Uber Is a $10 Billion Speed Bump

The real possibility that these companies can "disrupt" the concept of car-buying by making access a real alternative to owning is a compelling story. But news that Uber is angling for a valuation of more than $10 billion in talks with Wall Street raises the specter of Tesla-style overenthusiasm.
Wait, there's a driver? Photographer: Junko Kimura-Matsumoto/Bloomberg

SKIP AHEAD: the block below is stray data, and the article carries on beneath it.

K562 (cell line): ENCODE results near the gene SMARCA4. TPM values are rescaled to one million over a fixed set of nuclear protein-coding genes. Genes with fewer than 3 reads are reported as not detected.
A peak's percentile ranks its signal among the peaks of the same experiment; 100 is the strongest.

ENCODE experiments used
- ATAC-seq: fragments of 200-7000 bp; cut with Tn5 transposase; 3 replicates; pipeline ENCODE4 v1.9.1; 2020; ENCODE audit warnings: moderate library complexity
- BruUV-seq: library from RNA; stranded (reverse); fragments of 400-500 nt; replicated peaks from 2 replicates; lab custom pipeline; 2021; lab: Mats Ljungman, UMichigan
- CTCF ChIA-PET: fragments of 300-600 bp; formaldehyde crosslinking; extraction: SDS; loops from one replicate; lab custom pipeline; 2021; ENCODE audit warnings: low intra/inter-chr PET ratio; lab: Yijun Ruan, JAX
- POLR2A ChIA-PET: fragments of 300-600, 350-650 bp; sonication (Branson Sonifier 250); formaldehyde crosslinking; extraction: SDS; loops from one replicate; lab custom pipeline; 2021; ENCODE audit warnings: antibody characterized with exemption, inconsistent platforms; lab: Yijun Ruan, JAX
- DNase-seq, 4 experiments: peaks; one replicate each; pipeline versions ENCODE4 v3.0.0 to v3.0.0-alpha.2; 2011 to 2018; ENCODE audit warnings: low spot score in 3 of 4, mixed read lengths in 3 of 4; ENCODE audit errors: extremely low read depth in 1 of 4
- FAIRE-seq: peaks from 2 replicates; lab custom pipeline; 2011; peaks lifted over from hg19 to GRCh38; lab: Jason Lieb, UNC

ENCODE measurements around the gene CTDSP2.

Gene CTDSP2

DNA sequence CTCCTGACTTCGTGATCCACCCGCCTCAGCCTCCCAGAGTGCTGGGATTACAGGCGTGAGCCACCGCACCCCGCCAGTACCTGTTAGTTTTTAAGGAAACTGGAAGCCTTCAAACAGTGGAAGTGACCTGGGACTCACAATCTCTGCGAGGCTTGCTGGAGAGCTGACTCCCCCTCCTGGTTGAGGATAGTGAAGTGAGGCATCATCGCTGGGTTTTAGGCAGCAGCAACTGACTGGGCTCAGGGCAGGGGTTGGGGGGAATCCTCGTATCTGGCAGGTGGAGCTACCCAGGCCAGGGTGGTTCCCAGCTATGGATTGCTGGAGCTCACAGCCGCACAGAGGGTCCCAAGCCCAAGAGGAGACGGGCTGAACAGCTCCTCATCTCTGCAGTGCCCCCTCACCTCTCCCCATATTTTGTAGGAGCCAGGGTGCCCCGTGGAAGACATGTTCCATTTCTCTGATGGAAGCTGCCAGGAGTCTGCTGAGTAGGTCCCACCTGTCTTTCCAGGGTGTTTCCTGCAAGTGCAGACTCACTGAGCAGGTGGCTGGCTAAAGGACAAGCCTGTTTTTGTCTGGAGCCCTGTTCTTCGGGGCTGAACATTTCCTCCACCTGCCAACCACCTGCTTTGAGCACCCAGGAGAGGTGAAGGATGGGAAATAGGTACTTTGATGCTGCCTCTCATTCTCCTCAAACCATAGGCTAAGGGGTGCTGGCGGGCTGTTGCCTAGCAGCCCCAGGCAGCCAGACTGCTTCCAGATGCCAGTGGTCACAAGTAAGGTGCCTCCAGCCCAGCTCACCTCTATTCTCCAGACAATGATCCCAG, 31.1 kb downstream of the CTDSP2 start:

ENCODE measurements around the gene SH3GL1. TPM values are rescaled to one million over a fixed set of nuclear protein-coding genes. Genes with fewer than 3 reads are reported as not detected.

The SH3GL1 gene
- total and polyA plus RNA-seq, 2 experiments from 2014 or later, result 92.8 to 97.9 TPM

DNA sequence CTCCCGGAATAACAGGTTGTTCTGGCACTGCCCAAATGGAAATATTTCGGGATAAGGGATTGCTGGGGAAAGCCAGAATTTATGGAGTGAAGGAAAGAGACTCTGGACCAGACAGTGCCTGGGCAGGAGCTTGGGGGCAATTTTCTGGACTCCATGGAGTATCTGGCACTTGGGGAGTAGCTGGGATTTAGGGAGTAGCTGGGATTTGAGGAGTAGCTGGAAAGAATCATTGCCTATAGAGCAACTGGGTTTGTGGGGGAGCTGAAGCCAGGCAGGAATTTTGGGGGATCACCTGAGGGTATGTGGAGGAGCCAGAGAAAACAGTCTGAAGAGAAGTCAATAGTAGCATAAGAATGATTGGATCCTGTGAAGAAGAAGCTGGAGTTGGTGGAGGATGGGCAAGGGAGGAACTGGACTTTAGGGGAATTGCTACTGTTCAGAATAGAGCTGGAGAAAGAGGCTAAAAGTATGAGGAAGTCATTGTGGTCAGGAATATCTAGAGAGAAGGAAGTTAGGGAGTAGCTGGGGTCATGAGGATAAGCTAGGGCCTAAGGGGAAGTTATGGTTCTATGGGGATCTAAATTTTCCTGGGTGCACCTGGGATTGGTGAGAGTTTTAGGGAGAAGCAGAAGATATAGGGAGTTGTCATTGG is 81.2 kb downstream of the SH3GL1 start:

Over the last 40 years, cars on the U.S. market have gained about 100 horsepower on average, while simultaneously improving fuel economy by 10 miles per gallon and adding previously unimaginable creature comforts, reliability and safety features. But compared to the advances in computing and communications over the same period, the car's impressive engineering accomplishments seem pretty pedestrian. As the term"disruption" is increasingly thrown around, the reality that the car hasn't fundamentally changed in a century seems to be weighing on the minds of many. A wave of public and political enthusiasm for all kinds of electric car projects, beginning in the mid-2000s and culminating in the market's messianic fervor for Tesla, was the first sign of this great expectation.

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